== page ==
The combination of scientific know-how and ecological production will help to provide a good solution to our problems. Long before the Houses of Channel and Louis Button, the ready-to-wear boutiques of Vera Wang and Michael Koru, and the mass-market retailers such as H&M and Ezra, clothes were organic in the truest sense of the word. In that era, clothes were made to endure and customers preferred quality over quantity. But, like other facets of society, fashion became industrialized and cheaply produced for the masses in a non-ecological way.
Indeed the price of being able to change clothes as often as hanging trends is heavily borne by the environment. Fashion is a way of thinking and doing that has always had an impact on every aspect of our lives. For those friendly products has been pushed further to a new level. CEO-friendly has become CEO-responsible. At the moment one of the most relevant issue is the global warming of the planet and the rarefaction of its resources. Fashion, being a big industry, takes as any other big industry its part of responsibility.
For instance the process of animal tanning leaves behind a toxic soup of heavy metals and harmful chemicals that foul rivers and streams, kill marine life and harm hose that depend on marine sources for food, while also harming the health of workers. From tanning to dyeing, the fashion industry is notorious for harming the planet and its workers. There’s an increased interest in not only “green” leather, or modifying the tanning process so that it uses fewer chemicals and energy, but also in sustainable materials overall.
In the fashion industry one of the most used fiber is cotton, which is one of the world’s most water-intensive crops. Cotton, being Just 3% of the world’s total agriculture production, consumes 25% of the world’s insecticides and, 10% of the oral’s pesticides earning it the dubious distinction of being the world’s dirtiest crop. Given the increased frequency of droughts and floods in cotton growing regions leading to hundreds of acres of lost crop and millions of dollars in revenue, the clothing industry is looking for ways to preserve this fiber.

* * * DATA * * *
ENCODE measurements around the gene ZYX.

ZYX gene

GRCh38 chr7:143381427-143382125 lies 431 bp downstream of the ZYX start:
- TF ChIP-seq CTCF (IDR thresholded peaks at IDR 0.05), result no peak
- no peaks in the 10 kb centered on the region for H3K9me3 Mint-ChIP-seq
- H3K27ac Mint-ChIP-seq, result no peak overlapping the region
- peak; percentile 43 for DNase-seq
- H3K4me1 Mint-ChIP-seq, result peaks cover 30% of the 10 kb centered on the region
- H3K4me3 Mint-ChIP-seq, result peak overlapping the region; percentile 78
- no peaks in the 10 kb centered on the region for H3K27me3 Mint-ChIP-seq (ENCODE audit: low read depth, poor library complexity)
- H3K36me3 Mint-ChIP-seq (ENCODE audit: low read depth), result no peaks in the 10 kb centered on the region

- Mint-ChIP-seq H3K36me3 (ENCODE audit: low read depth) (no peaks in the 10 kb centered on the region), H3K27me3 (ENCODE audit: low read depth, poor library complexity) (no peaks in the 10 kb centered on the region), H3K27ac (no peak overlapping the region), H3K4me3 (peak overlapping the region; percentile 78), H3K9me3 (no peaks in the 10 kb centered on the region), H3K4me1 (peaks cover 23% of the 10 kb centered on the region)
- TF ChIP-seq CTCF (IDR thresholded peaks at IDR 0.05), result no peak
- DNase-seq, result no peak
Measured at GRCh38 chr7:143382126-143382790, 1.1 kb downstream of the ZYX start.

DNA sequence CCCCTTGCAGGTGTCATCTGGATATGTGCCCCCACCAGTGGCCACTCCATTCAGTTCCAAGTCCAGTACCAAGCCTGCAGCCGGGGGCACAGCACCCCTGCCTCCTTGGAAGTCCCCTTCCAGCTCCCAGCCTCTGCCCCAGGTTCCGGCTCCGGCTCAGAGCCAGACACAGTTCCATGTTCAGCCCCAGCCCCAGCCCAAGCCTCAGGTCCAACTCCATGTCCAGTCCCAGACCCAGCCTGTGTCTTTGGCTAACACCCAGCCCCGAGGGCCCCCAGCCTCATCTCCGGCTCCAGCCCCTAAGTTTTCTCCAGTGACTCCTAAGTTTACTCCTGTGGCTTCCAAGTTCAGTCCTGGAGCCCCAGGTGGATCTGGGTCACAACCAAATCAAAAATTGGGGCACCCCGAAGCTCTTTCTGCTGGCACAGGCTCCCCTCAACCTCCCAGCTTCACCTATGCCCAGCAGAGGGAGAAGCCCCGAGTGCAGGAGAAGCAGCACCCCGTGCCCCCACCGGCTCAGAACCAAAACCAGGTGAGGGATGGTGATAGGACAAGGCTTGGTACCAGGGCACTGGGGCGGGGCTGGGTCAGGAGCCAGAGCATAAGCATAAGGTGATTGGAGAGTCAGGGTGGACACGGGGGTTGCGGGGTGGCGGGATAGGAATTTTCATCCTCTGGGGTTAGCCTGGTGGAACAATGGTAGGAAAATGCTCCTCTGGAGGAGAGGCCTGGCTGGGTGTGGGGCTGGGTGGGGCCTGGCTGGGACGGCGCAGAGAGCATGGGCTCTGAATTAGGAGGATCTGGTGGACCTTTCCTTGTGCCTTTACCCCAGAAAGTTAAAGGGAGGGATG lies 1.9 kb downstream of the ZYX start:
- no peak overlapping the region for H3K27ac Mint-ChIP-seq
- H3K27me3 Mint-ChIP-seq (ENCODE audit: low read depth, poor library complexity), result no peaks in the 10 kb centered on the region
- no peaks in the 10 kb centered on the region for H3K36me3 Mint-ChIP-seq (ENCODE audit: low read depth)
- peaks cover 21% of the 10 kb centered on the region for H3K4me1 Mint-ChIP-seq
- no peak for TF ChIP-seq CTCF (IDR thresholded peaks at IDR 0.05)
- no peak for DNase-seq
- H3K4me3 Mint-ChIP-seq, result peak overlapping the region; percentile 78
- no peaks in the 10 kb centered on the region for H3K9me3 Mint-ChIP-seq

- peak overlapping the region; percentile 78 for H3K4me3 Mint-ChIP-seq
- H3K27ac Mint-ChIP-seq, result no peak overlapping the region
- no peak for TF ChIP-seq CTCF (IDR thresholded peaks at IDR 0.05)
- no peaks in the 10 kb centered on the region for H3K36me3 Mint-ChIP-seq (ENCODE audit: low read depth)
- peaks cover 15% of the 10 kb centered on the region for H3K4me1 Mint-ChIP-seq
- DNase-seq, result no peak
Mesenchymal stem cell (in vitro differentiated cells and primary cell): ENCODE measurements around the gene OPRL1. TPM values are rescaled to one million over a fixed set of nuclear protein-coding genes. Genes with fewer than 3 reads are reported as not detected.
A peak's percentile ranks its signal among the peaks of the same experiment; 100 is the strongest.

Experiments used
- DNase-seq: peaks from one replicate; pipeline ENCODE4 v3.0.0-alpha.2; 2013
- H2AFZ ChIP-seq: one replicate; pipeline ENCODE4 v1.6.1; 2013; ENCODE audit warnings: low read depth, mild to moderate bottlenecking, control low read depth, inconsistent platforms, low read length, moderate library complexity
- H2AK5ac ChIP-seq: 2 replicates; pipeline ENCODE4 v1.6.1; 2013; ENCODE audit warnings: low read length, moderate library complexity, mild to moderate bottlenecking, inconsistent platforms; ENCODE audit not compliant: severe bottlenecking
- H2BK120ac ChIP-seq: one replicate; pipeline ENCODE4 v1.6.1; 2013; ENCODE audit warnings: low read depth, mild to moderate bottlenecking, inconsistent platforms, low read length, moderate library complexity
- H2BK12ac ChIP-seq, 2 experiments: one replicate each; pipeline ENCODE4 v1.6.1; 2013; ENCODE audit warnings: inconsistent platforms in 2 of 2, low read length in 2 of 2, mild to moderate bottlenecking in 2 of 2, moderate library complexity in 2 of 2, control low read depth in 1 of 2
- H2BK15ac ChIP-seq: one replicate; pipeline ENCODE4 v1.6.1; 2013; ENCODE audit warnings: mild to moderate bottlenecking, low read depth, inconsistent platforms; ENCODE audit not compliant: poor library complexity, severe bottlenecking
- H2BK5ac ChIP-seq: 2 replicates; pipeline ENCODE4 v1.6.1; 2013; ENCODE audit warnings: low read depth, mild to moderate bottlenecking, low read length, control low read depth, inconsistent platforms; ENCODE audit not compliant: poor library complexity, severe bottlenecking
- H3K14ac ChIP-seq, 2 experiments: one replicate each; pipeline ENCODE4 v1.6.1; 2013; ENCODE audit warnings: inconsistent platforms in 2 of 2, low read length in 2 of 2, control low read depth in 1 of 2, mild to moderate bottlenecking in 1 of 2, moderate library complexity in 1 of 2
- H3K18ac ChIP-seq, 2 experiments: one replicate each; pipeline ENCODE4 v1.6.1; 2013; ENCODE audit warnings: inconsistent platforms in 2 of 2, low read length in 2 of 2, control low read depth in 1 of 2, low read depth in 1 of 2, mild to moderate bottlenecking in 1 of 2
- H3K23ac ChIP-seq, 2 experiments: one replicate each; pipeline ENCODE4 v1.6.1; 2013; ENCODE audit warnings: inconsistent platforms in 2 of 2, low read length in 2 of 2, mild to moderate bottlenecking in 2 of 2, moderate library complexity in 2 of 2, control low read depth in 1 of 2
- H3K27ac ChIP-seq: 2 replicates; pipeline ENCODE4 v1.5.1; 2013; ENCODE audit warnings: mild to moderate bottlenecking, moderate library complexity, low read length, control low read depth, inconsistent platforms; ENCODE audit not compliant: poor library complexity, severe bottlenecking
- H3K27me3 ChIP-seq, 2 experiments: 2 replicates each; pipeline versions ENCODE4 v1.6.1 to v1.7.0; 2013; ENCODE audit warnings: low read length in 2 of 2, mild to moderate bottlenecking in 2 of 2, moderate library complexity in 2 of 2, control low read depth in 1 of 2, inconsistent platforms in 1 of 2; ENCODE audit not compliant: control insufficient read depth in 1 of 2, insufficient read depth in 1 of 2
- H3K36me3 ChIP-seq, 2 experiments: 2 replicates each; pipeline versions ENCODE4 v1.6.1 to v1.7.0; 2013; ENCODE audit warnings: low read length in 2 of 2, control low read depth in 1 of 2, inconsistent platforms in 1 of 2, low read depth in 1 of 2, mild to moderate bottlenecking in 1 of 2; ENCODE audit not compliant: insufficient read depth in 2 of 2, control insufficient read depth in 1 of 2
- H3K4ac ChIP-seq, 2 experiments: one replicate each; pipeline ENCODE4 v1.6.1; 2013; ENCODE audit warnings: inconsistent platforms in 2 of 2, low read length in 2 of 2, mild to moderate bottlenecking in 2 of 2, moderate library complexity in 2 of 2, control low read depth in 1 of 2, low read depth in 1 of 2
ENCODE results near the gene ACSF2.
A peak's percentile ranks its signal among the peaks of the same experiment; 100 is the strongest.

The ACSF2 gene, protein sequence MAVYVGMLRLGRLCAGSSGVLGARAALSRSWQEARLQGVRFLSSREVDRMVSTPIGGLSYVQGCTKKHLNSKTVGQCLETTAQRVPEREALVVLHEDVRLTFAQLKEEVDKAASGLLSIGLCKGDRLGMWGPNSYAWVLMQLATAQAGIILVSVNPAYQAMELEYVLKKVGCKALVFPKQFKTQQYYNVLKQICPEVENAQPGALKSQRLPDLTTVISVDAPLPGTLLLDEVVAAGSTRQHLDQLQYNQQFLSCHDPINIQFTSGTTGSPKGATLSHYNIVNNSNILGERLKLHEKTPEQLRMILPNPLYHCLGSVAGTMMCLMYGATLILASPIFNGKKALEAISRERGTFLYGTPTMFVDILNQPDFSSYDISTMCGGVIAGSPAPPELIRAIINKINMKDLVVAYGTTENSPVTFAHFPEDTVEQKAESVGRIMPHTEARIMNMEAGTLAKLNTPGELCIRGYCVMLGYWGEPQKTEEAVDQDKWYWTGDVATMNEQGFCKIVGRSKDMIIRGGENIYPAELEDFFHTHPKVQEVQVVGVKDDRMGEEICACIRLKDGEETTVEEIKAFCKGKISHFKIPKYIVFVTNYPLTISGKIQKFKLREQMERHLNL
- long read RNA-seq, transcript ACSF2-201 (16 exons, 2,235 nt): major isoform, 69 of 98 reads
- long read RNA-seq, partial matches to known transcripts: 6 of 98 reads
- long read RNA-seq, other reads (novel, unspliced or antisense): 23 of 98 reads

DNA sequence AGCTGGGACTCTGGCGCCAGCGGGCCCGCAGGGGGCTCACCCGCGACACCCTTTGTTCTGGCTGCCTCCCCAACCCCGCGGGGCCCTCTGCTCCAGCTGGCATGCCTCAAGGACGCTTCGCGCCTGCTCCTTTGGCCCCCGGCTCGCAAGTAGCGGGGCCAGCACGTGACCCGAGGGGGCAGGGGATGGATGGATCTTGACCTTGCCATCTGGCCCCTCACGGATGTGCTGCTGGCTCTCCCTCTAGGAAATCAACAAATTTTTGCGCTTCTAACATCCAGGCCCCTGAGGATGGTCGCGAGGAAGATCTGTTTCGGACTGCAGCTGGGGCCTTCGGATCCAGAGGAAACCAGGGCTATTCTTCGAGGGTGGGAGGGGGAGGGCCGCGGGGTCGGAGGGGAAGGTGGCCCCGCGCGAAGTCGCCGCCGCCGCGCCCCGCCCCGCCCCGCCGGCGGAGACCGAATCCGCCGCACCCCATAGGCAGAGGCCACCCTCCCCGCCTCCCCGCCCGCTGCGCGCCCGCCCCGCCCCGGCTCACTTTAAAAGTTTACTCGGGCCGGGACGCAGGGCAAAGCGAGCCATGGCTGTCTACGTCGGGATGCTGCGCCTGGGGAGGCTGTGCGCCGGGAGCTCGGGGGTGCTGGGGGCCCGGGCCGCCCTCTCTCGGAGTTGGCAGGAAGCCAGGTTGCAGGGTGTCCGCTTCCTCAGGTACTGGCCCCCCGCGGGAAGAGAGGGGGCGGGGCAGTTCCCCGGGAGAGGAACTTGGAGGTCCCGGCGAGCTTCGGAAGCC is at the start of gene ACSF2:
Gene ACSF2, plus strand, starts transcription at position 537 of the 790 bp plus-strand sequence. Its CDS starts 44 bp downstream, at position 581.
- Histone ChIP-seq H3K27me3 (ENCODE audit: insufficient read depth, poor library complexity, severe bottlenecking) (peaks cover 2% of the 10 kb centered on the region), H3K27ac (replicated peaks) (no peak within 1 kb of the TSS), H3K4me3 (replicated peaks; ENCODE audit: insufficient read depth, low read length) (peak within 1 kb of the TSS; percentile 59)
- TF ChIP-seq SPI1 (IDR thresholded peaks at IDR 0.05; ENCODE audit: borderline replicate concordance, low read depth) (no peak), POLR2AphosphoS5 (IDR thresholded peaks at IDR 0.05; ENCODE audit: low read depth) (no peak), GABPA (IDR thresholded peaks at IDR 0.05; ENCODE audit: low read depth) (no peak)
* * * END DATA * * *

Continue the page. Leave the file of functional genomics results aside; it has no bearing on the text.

In this big effort, giants clothing retail as Levi Strauss & Co, [email protected], H&M, and other cotton users, in 2005 they came together to create the Better Cotton Initiative (BCC). The BCC aim is to promote measurable improvements in the key environmental and social impacts of tons cultivation worldwide to make it more economically, environmentally, and socially sustainable. Moreover the BCC developed the Better Cotton System, which integrates the various components of cotton’s life cycle to find opportunities for systematic improvement, better management, and overall growth.
On the production side, the BCC works to implement programs catered to individual farms in Brazil, India, Pakistan, and West and Central Africa. All of the programs are based on an initial assessment of the farm and aim to enable knowledge sharing, skills development, increased regional organization, and greater access to financial resources. In one pilot project, BCC helped 450 farms in Ballpark, Pakistan implement new farming methods and irrigation techniques.
After one year, total water usage decreased on average by 38%, pesticide use by 47%, and synthetic fertilizer use by 39%. The positive findings and best practices were collected from this pilot project and since implemented in over 14 other areas across Pakistan and India. Another large piece of the sustainable fashion puzzle is what fashion brands are doing to reduce their products’ environmental footprints. With the rise of CEO- couture, many clothing companies are developing their environmental programs as part of their social responsibility initiatives.
For example the Gap Inc. Association, which includes popular brands such as Gap and Banana Republic demonstrates how environmental objectives can be integrated into its companies’ manufacturing processes. As a large denim retailer, Gap Inc. As part of the Business for Social wastewater guidelines for toxic chemicals and discharge in its mills, denim laundries, and factories. In 2004, the corporation established its own Water Quality Program, which monitors denim laundries’ wastewater discharge and audits them against the programs benchmarks and standards.